Artificial Intelligence Methods for Social Good (Spring 2018)

Poster [jpg]

Basic Information

Course Number: 08-537 (9-unit) and 08-737 (12-unit), Spring 2018

Time: Tuesday/Thursday 10:30am-11:50am

Location: GHC 5222

Instructor: Fei Fang

Course Description

The rapid advance in artificial intelligence (AI) has opened up new possibilities of using AI to tackle the most challenging societal problems today. This course brings together a set of advanced AI methods that allow us to address such challenges and promote social good:

1)    Machine Learning: supervised learning, deep learning
2)    Game Theory and Mechanism Design: security games, human behavior modeling, scheduling and pricing, citizen science
3)    Sequential Decision Making: Markov Decision Processes (MDPs), partially observable MDPs
4)    Planning and Optimization: influence maximization, online planning, combinatorial optimization

In addition to providing a deep understanding of these methods, the course will introduce which societal challenges they can tackle and how, in the areas of (i) healthcare, (ii) social welfare, (iii) security and privacy, (iv) environmental sustainability. The course will also cover special topics such as AI and Ethics and Safety of AI. Example research projects and social good outcomes can be found at http://aiandsocialgood.org

The course content is designed to not have too much overlap with other AI courses offered at CMU. Although the course is listed within SCS, it should be of interest to students in several other departments, including ECE, EPP and SDS.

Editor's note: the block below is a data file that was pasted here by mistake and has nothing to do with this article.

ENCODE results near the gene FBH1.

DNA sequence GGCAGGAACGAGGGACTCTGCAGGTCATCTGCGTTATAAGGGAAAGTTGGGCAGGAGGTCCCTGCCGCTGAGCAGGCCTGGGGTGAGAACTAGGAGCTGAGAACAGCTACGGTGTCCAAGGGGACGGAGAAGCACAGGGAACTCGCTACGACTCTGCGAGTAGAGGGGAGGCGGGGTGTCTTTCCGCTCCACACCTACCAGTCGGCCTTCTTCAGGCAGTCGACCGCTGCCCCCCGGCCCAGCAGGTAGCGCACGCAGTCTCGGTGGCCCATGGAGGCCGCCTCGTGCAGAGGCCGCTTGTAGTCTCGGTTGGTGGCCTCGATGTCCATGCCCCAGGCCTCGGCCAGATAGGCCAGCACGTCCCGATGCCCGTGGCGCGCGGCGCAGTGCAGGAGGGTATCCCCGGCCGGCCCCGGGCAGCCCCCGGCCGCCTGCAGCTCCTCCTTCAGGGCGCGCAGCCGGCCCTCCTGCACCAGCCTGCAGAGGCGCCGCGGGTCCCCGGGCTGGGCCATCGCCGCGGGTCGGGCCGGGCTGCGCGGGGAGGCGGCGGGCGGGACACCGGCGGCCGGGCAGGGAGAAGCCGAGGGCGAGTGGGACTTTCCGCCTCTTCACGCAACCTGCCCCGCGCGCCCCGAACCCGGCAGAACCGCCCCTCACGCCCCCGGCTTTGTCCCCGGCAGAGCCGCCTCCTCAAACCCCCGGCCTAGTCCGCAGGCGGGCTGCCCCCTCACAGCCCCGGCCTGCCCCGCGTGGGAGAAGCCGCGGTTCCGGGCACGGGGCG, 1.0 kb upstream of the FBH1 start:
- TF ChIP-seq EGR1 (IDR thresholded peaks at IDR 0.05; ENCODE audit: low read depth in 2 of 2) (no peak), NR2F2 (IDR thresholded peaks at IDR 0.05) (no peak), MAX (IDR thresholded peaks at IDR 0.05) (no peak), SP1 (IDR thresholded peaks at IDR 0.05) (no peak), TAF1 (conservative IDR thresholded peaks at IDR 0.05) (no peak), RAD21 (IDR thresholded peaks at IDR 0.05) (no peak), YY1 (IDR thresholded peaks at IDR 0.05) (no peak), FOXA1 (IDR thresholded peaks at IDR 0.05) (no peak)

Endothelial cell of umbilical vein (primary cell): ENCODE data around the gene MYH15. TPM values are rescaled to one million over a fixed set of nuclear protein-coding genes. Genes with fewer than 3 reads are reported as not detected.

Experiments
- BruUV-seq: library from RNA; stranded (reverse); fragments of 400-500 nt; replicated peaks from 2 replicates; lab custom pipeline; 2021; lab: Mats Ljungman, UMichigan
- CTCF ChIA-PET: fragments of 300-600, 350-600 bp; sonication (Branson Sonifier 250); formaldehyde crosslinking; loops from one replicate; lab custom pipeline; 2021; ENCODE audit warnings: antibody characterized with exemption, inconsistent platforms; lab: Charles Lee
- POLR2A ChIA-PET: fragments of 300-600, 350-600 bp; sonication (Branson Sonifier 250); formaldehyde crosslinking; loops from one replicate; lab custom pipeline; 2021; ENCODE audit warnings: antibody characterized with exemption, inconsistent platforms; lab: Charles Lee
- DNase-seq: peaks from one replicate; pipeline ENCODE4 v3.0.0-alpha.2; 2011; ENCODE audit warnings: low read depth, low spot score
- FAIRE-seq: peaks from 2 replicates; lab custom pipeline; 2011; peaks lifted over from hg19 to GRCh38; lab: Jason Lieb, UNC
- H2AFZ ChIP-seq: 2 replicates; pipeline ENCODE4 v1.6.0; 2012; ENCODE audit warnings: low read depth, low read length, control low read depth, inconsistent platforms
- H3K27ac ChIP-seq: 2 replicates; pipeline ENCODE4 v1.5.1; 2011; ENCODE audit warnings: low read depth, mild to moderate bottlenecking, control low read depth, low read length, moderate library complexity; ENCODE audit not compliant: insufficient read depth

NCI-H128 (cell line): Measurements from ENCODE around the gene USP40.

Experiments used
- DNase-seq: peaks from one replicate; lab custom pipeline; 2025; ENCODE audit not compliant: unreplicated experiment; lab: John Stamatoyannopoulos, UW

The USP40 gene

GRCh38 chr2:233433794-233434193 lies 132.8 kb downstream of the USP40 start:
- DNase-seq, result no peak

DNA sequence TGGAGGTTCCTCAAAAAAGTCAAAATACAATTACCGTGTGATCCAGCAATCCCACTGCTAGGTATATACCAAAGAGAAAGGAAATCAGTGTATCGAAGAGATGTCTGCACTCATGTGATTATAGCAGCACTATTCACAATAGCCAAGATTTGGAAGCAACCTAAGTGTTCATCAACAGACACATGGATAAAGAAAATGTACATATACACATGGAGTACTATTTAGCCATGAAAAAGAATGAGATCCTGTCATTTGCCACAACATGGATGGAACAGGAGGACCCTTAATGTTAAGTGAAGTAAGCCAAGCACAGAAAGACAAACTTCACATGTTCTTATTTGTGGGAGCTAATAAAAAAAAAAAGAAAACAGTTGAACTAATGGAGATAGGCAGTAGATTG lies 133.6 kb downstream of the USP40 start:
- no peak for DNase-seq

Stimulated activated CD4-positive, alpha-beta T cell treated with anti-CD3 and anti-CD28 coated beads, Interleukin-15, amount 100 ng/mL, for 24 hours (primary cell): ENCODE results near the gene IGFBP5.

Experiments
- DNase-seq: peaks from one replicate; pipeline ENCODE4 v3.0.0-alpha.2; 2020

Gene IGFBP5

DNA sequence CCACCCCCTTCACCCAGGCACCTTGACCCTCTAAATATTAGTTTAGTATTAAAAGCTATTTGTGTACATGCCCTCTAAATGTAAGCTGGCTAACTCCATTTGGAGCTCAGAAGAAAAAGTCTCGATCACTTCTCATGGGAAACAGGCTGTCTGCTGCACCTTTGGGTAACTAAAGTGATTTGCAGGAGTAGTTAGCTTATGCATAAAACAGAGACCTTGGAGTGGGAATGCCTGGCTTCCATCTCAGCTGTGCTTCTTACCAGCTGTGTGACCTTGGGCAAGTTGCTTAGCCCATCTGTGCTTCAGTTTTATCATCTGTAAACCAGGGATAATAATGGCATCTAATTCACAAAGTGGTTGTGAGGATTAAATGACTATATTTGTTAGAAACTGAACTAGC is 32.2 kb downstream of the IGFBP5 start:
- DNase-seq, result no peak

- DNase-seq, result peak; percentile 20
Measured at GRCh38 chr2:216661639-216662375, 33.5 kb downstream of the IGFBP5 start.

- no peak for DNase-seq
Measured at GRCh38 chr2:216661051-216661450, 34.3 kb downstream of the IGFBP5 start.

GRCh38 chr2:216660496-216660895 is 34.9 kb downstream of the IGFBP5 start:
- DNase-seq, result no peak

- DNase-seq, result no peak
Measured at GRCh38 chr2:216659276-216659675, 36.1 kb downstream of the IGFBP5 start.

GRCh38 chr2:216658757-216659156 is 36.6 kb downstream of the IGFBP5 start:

(9 Unit) The students in this 9-unit course are expected to have taken at least two mathematics courses covering linear algebra and probability. The students will work in groups on a systematic literature review or a project exploring the possibility of applying existing AI tools to a societal problem, with a survey paper or technical report and presentation delivered at the end of the semester.

(12 Unit) This 12-unit course is only open to graduate students (master and Ph.D. students) with previous programming experience and background knowledge in artificial intelligence. The students will work in groups on a research project with a research-style paper and an oral presentation delivered at the end of the semester. Please see the instructor if you are unsure whether your background is suitable for the course.

Learning Objective

At the end of the course, the students should be able to

  • Identify societal challenges that can potentially be tackled by AI methods, and determine which AI methods can be applied
  • Describe the AI methods covered in the course, including the basic concepts, the key algorithms, and the commonly-used implementation of the methods
  • Model the societal challenges as mathematical problems that AI techniques can be applied and propose how to adjust and modify the AI techniques to fit the problems
  • Describe evaluation criteria and methodologies of applying AI methods for social good
  • Deliver written and oral presentation on research projects or research survey

Class Format

This course will consist of traditional lectures given by the instructor, guest lectures given by key researchers who have extensive experience in “AI for Social Good”. The focus of each lecture will be the AI methods, or the application of AI for social good, or both. There will be a class discussion session every week based on the paper reading assignment.

Grading and Workload